Inflation can be seen as a tax, particularly regressive, which weighs more heavily on those with lower incomes and / or assets.
By Bill Bergman, Research Director, The Truth in Accounting:
As we noted earlier, the Federal Reserve’s “M2” monetary aggregate began to grow much faster than the “GDP” measure of economic output in the United States from 2008, in the midst of the crisis. financial and economic 2007-2009.
With the federal government’s massive fiscal and economic “stimulus” policies accompanied by a pandemic and government lockdowns, M2 growth has recently grown considerably more than GDP growth.
Earlier this week, the Bureau of Labor Statistics (within the US Department of Labor) reported that the Consumer Price Index (CPI) rose in June at one of its fastest growing rates in over a decade. Some people have pointed out that year-over-year changes in the CPI may be high recently, in part because comparisons to last year’s levels took place at the start of the pandemic. But in the second quarter of 2021, compared to the first quarter of 2021 and on a seasonally adjusted basis, the CPI increased at an annualized rate of over 8%, which is the highest quarterly growth rate since the third quarter of 1981.
It’s always worth keeping an eye out for alternative measures of inflation, given the estimation problems associated with government statistics and given the source of those statistics.
In this sense, a recent survey of small businesses by the National Federation of Independent Businesses (NFIB) yielded a result for prices that have not been reached since 1981.
And the price component of the Institute for Supply Management’s monthly survey of corporate purchasing managers increased in June 2021 to its highest level since July 1979.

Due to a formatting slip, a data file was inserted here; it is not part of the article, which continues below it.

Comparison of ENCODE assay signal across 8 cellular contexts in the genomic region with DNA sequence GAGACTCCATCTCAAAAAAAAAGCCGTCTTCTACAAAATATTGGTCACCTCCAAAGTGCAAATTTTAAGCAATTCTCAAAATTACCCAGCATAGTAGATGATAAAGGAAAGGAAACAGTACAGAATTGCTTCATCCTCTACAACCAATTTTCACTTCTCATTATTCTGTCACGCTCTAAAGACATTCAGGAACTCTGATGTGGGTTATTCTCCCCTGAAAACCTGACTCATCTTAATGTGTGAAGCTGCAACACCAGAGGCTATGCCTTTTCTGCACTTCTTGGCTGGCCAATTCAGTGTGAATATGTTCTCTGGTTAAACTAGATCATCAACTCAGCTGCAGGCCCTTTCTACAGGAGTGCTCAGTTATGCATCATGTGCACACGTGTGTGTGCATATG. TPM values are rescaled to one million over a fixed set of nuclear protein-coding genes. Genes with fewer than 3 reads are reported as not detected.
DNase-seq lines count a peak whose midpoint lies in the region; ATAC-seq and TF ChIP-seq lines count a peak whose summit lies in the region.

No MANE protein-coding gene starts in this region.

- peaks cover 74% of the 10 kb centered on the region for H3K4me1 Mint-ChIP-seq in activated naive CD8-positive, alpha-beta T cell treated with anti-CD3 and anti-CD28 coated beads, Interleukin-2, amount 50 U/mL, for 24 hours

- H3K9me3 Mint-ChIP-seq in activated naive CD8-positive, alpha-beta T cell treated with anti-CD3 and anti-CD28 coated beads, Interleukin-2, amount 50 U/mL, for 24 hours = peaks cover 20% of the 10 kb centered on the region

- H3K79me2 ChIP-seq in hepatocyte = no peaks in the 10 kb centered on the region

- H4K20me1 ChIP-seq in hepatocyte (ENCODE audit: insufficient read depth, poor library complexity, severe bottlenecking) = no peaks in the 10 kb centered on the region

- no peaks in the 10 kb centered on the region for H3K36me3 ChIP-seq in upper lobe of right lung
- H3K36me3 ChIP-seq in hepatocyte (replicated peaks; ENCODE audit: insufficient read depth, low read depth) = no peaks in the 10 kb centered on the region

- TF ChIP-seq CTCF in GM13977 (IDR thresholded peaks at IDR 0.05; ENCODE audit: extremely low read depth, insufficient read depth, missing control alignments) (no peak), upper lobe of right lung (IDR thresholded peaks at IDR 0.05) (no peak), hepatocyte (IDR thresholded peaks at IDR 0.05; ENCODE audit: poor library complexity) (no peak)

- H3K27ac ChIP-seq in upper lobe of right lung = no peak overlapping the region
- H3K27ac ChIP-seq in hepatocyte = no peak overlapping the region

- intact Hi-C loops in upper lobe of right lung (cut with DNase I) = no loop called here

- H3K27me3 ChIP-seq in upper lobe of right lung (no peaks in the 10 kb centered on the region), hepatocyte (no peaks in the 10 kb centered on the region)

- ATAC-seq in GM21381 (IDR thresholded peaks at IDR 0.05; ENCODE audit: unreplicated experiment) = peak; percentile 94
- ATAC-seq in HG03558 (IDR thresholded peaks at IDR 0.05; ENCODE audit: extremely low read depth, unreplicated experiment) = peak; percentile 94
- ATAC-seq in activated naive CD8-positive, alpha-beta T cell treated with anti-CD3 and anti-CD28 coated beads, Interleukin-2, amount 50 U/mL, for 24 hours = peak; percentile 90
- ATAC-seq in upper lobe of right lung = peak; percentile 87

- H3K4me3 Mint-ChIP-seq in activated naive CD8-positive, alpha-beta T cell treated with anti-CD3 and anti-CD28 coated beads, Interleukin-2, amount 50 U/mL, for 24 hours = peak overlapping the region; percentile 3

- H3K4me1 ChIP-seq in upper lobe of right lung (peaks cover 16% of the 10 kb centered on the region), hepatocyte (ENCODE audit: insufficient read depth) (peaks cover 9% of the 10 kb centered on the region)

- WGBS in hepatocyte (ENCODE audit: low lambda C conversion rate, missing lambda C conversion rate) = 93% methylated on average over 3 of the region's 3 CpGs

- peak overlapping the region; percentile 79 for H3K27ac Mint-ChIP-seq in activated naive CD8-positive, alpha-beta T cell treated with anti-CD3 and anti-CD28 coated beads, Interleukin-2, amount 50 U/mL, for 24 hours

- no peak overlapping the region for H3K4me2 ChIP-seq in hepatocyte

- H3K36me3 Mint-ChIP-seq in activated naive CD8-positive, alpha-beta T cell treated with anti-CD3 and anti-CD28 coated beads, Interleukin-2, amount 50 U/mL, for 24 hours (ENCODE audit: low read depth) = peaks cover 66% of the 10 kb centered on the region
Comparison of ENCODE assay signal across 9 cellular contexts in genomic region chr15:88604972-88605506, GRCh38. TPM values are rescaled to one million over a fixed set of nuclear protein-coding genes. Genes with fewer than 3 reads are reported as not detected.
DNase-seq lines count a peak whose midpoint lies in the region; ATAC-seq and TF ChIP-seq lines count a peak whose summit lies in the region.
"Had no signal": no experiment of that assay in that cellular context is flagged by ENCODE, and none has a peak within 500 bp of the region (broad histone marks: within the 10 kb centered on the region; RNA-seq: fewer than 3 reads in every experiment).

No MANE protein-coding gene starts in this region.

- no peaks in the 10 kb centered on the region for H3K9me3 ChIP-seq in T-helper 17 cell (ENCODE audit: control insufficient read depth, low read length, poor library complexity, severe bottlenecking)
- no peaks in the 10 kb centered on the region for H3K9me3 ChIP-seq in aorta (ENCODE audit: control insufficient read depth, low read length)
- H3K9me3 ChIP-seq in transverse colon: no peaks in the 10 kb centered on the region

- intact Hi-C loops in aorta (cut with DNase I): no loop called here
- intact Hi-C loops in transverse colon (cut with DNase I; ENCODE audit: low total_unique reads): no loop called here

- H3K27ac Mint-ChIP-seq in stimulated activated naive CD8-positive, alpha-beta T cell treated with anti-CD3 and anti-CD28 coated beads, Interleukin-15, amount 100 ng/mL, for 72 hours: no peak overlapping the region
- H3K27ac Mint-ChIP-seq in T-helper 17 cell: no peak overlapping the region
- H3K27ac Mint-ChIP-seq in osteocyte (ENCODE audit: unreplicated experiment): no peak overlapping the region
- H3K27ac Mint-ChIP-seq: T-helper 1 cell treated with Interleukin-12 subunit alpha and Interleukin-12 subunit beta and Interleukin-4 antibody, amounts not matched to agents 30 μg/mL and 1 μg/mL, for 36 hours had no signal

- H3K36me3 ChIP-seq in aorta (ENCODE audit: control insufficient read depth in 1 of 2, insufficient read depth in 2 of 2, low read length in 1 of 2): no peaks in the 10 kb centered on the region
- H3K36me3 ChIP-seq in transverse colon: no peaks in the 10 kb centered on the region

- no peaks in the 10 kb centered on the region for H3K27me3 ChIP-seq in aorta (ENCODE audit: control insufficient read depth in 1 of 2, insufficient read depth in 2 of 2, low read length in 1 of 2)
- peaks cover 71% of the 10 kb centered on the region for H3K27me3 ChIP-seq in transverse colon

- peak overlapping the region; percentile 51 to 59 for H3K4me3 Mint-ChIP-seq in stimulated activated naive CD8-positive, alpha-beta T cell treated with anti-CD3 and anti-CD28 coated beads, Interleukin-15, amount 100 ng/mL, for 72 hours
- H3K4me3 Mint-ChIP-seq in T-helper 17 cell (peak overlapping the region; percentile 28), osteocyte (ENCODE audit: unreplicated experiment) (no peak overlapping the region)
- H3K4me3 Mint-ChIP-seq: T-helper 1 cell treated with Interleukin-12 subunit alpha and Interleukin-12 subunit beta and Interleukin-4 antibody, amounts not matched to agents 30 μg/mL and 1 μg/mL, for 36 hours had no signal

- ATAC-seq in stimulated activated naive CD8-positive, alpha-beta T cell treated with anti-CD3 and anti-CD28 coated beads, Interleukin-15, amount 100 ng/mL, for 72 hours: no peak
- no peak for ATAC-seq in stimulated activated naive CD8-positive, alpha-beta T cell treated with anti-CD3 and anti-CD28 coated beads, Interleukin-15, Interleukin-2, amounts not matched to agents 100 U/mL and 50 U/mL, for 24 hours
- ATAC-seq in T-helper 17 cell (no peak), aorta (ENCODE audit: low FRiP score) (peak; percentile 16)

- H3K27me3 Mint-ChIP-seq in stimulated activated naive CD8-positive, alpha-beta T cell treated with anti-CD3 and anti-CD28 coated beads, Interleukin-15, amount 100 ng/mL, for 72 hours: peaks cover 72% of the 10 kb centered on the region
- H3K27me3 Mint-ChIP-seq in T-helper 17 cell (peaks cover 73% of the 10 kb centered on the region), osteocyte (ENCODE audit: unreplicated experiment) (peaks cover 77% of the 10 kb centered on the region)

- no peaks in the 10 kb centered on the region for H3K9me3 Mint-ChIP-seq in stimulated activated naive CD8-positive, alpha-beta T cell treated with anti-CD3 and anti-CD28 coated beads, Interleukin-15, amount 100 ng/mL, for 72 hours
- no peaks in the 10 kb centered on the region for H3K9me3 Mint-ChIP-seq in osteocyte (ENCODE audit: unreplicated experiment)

Inflation can be viewed as a tax, and particularly regressive, hitting people with lower incomes and / or assets the hardest. Inflation can be seen as one of the costs of government.
But it’s interesting to consider (and we will, in the coming months) how well the government a) measures headline inflation, and b) covers the cost of government as part of the overall cost of living. .
Government sales taxes end up being covered by the CPI, for example, because this statistic (uncertain and / or wrong in other respects) measures prices, including retail sales taxes. But significant issues arise for other taxes (like property taxes) that count towards the cost of government, as well as taxes that are not explicitly covered by the CPI (or related measures like the PCE deflator). .
Back in the Great Depression, economists and government developed our modern framework for gross domestic product (GDP, the total value of goods and services produced during a given period). There were four main components (C + I + G + NX) – consumption expenditure, investment expenditure, government expenditure and net exports.
Some have wondered if G (government spending) has a place in it, in terms of opportunity costs, because government spending depends on taxes or borrowing money that could have been spent by someone. another.
But let’s put this interesting debate aside and see if what’s good for the goose is good for the gander. If GDP were to include government spending, our government would have to do a better job of including the cost of government in its cost of living measures. By Bill Bergman, Research Director, The Truth in Accounting
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